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Commodity Trading Today

Commodity Trading Today
June 06
21:17 2011

commodity trading

Commodity trading in today’s day and age plays an important role in the world economy and the economies of many nations. Commodity prices influence the development of many national and local economies that often depend on one particular commodity, for example crude oil.

The nations of the Middle East make up a good example of economies which depend on one commodity — crude oil — as their main source of wealth. The price of crude oil on the international market directly influences all major aspects of the economies of these countries.

Nevertheless, oil prices not only affect the nations of the Middle East, but also affect the economies of virtually every nation on earth. Many nations, which do not produce petroleum, are completely dependent on outside sources for their needs.

Petroleum makes up the base ingredient for many products including plastics and also affects the cost of transportation. When oil prices rise, so do transportation costs, which ultimately get passed on to consumers.

Furthermore, increasing oil prices fuel inflationary pressures on the world economy, prompting action by national central banks. These banks tend to raise interest rates when inflation begins to rise, making borrowing more difficult and slowing economic expansion.

Economies Dependent on One Commodity

Cuba makes up a good example of a nation dependent on a single commodity. Cuba has traditionally been one of the world’s leading producers of cane sugar, its main export commodity. Consequently, depending on the world demand for sugar, sugar prices will directly influence the amount of hard currency taken in by Cuba.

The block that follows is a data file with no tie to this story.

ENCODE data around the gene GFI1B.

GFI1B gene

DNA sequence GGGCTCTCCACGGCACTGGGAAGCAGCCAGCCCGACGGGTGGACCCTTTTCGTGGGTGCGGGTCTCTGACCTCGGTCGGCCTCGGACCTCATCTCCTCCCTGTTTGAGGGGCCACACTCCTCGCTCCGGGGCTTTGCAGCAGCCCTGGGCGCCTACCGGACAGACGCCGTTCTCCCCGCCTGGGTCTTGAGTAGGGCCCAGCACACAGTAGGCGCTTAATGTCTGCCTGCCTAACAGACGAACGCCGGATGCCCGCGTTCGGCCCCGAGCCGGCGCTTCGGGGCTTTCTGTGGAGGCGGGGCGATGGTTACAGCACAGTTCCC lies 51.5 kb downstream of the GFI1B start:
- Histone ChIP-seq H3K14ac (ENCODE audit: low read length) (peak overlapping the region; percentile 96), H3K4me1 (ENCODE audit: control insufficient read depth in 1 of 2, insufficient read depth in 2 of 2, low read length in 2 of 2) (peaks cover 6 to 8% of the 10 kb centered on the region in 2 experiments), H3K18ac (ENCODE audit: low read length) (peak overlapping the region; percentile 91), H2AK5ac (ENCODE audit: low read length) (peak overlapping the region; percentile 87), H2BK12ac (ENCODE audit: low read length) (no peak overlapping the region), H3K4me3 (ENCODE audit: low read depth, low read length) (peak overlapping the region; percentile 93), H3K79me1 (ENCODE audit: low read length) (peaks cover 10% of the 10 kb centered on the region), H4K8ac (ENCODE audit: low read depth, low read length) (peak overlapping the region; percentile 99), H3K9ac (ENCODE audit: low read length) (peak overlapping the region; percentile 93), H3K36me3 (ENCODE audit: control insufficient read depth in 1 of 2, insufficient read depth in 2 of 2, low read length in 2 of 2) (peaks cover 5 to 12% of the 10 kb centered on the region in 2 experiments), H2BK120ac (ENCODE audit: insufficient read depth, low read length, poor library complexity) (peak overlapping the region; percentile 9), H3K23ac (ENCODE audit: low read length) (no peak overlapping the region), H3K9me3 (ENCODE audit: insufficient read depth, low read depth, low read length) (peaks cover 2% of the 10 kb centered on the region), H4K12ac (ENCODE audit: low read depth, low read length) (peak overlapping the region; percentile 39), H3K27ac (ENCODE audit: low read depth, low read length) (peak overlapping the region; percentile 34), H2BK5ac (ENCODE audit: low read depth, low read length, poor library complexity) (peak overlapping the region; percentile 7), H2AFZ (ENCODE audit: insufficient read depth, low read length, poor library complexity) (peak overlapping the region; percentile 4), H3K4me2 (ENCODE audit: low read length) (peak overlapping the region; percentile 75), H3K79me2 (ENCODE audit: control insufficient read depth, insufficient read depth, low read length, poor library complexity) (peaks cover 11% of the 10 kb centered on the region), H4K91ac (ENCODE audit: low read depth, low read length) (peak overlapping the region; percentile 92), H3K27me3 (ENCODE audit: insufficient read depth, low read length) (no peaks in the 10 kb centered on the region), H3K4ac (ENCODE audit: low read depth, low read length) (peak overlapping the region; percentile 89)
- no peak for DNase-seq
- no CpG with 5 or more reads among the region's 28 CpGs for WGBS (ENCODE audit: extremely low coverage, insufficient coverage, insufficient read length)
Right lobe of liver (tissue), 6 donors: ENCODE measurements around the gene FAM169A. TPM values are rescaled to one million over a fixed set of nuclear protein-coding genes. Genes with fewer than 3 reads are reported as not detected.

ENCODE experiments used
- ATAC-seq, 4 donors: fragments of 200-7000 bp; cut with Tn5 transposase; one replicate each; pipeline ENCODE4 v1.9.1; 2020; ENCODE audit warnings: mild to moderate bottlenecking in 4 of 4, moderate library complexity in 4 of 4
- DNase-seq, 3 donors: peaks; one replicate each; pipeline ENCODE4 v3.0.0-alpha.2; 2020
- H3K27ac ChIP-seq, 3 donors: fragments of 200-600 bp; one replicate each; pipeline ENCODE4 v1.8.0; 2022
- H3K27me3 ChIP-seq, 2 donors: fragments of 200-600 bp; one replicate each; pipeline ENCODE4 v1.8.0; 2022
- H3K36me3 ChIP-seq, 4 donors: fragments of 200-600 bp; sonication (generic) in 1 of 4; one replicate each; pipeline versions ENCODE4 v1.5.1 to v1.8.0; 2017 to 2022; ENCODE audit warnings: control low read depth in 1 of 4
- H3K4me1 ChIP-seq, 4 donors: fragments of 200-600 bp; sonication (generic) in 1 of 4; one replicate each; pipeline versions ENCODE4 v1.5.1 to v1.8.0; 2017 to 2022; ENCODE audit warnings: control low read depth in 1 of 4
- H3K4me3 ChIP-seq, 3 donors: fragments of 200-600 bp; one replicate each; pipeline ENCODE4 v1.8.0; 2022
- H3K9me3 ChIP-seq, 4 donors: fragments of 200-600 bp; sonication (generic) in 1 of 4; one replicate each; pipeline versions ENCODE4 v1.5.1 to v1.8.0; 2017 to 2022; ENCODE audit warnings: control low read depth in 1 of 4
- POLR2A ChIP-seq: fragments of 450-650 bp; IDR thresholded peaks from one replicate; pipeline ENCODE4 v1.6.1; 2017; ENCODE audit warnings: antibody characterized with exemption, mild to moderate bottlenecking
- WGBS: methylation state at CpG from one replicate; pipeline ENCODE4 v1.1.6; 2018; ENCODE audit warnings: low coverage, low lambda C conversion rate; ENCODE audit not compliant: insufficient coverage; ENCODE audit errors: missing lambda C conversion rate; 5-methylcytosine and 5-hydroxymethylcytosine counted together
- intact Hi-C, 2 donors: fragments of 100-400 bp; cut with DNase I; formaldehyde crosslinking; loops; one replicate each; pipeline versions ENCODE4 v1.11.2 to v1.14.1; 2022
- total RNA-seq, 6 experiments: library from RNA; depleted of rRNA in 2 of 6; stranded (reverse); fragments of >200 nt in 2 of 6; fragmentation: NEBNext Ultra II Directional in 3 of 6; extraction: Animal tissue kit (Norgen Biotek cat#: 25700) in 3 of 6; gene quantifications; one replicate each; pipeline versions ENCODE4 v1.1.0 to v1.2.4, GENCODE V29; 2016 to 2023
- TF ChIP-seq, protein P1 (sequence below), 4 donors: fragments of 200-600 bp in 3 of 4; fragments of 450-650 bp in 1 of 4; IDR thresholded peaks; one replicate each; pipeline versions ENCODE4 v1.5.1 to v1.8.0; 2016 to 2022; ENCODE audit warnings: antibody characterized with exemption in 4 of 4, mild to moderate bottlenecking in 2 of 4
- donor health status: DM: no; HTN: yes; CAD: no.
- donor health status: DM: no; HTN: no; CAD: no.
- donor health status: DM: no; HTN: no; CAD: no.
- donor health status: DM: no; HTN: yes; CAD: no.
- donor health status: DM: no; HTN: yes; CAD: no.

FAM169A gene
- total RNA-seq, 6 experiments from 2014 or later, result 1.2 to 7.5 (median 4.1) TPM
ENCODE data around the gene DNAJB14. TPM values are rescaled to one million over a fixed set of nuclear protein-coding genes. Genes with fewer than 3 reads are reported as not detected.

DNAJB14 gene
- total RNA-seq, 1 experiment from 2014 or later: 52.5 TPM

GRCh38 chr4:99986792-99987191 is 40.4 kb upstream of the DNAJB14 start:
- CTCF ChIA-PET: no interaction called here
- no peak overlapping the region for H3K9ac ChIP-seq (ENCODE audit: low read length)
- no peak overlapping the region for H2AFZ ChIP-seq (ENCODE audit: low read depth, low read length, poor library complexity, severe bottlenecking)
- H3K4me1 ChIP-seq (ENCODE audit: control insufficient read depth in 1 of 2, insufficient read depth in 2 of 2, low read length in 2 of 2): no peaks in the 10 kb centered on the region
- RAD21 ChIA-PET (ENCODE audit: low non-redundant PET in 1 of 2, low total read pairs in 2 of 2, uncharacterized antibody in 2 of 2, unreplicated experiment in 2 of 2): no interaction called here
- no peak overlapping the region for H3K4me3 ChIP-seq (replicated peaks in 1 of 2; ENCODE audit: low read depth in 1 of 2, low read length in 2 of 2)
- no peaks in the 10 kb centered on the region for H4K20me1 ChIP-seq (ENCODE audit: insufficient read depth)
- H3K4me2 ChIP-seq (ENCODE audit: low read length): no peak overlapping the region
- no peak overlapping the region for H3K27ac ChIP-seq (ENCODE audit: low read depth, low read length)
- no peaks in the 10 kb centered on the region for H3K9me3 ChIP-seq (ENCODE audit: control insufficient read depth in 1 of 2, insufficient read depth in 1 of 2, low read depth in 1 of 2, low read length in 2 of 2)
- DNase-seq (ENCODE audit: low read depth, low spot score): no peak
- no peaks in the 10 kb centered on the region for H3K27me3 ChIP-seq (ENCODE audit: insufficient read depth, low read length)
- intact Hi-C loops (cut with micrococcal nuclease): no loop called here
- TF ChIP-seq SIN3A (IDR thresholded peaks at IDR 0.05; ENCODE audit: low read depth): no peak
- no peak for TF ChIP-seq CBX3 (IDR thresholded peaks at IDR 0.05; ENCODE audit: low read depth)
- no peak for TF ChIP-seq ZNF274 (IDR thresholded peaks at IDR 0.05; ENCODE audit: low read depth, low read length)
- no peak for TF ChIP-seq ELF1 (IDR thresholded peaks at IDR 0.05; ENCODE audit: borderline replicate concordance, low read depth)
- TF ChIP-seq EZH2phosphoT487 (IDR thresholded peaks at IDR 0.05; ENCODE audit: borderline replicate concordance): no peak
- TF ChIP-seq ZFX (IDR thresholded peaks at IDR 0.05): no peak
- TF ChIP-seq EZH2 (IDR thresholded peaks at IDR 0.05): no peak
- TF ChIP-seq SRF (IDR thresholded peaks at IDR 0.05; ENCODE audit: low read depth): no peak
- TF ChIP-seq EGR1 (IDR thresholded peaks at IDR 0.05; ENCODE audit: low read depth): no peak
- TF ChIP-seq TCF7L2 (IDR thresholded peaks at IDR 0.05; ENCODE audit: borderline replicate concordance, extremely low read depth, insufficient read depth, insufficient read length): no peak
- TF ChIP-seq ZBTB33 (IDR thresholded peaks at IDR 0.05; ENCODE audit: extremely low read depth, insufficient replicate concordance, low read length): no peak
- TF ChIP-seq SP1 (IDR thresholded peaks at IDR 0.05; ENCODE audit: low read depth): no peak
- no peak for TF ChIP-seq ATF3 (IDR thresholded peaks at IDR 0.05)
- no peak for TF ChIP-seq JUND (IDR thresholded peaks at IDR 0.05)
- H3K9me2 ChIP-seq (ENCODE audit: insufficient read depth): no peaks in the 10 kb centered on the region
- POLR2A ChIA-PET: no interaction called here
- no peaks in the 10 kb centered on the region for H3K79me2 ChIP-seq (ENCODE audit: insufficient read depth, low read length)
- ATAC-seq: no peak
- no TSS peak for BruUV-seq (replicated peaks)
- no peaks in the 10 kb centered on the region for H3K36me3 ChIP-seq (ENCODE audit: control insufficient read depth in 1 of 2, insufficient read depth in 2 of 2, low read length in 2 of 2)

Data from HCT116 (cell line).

The foreign currency taken in from sugar sales is subsequently used for the importation of goods that the Cuban economy cannot do without, such as petroleum.

This means that if the price of sugar declines in the world market, the amount of hard currency derived from its sale diminishes, making it more difficult for Cuba to pay for the imports upon which the country depends.

How Commodities Influence Currencies

In addition to how the price of commodities influences a nation’s economy, the country’s currency may also be directly affected by the price of a commodity. The Australian Dollar is a prime example of this relationship.

Australia is a world gold producer; therefore, the price of gold often affects the exchange rate of the Australian Dollar. The price of gold recently made new all time highs; as a consequence, the Australian Dollar has also appreciated considerably against other currencies.

The above examples make up just a few of the ways that commodities trading today directly affect the world’s population. Many other examples can be cited illustrating how the price of commodities affects everyone.

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